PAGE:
I would have gone nuts. But he just held his own and continued. Pretty amazing.
I hope he can convince you to vote for him if he decides to run. You won’t be disappointed. Then again, it is early, and I imagine there might be something in Walker’s past that might hurt him, but at this point, after all the angst we have seen in Wisconsin, I am having a hard time imagining what that may be. Time will tell, as always.
Over the past year or so I have been dinking around on the banjo. I bought a decent instrument along with a couple of books and have been watching a few youtube videos here and there. In general, along with getting some basics down, I am trying to listen to bluegrass songs to try get my ear put together. I am stuck for time – running a business, raising kids, running a tiny farm and all the rest and didn’t want any big commitment – so when I feel like playing, I play. When I don’t, I like looking at it in the corner of the room. After I get some decent basic technique put together and know basic cords, and have some extra time, probably in 2024 or so, I may start taking some lessons.
The banjo is a surprisingly fun instrument to play, and even when you miss, the mistakes aren’t really cringeworthy, like if you were playing a clarinet or trombone. Progress has been slow, but I probably have 25 or 30 years left on this mortal coil to perfect my skills – or not.
Anyways, on the way home from work, after I get the financial headlines from Bloomberg on XM, I typically flip it over to the Bluegrass channel. A few days ago I heard this remake of a (bad) familiar song. The original, from The Proclaimers:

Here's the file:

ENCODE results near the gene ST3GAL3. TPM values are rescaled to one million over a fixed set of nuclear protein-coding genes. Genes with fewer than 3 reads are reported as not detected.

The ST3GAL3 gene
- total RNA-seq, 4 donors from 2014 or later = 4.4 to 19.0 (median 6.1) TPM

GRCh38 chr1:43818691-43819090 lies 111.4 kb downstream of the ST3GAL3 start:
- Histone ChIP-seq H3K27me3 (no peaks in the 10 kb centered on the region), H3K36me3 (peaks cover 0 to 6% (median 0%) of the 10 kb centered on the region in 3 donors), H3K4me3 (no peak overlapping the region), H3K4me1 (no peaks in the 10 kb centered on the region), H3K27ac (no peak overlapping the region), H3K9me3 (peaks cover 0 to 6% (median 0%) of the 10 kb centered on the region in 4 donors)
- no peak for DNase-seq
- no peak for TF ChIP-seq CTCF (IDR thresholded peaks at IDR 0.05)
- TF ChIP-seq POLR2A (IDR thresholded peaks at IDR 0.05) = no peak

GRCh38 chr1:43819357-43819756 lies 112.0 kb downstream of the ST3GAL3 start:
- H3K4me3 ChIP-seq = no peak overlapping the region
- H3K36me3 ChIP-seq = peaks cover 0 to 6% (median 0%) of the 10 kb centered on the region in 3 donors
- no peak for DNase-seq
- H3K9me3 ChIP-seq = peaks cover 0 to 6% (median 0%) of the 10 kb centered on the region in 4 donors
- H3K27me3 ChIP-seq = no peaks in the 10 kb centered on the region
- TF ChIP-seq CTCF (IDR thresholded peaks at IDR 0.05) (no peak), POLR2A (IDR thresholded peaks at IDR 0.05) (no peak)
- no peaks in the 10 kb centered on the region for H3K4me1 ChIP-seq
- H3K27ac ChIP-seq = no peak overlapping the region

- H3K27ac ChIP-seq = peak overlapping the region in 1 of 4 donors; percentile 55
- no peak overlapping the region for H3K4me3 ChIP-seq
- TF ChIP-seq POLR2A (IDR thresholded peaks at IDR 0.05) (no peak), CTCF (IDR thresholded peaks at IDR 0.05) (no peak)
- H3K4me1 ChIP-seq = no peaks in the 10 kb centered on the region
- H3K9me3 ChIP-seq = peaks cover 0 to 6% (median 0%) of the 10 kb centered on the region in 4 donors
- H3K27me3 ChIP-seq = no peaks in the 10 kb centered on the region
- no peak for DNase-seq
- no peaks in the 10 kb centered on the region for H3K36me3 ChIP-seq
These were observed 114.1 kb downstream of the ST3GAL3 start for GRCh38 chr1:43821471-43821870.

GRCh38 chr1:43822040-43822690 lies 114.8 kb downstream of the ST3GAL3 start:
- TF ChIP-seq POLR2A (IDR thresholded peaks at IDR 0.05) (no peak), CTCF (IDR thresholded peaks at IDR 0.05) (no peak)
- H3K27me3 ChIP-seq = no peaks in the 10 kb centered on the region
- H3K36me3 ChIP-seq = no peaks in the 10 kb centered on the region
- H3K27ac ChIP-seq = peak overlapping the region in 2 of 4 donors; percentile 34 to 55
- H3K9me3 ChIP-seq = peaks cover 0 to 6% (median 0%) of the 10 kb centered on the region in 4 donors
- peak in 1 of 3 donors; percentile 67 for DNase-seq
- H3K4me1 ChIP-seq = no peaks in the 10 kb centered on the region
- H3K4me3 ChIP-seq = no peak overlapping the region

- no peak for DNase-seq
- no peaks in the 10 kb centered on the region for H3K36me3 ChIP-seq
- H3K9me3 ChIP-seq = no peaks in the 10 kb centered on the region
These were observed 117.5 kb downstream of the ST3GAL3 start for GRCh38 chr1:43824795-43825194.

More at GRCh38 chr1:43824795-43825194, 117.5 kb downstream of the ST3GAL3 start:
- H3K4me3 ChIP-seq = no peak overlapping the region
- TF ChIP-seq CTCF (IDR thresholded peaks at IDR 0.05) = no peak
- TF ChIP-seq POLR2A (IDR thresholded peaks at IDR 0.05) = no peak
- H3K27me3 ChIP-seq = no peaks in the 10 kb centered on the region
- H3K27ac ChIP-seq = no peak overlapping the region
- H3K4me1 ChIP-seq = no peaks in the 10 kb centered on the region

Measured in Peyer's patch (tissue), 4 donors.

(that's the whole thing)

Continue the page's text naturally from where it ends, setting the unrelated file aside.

I really have always hated that song.
This is the remake I heard, by Wayne Taylor and Apaloosa:
Obviously, this is the way this song was meant to be played.
One of the ways I like to put “disasters” into perspective is to try to understand what the markets, in general, think. This from today’s Bloomberg Municipal Market Brief:
Debt issued for Texas Health Resources is gaining even after the death of a patient from Ebola and the infection of two nurses raised questions about practices at one of its 25 hospitals. Bonds sold through an agency of Tarrant County, Texas, that mature in February 2021 traded Wednesday at an average yield of 0.55 percent, or 0.09 percentage point above benchmark munis, data compiled by Bloomberg show. That’s the smallest yield spread in at least 20 months. Obligations due in 2036 and 2040 changed hands this week with the least extra yield since last month.
Hospital debt has gained 12 percent this year, better than any other investment-grade area of the muni market, Barclays Plc data show. Texas Health has the fourth-highest grade from Moody’s Investors Service, which said in August it could raise the nonprofit’s rank. That was enough to make David Jaderlund of Jaderlund Investments LLC a buyer Wednesday. “I’ve been following them for years and they continue to have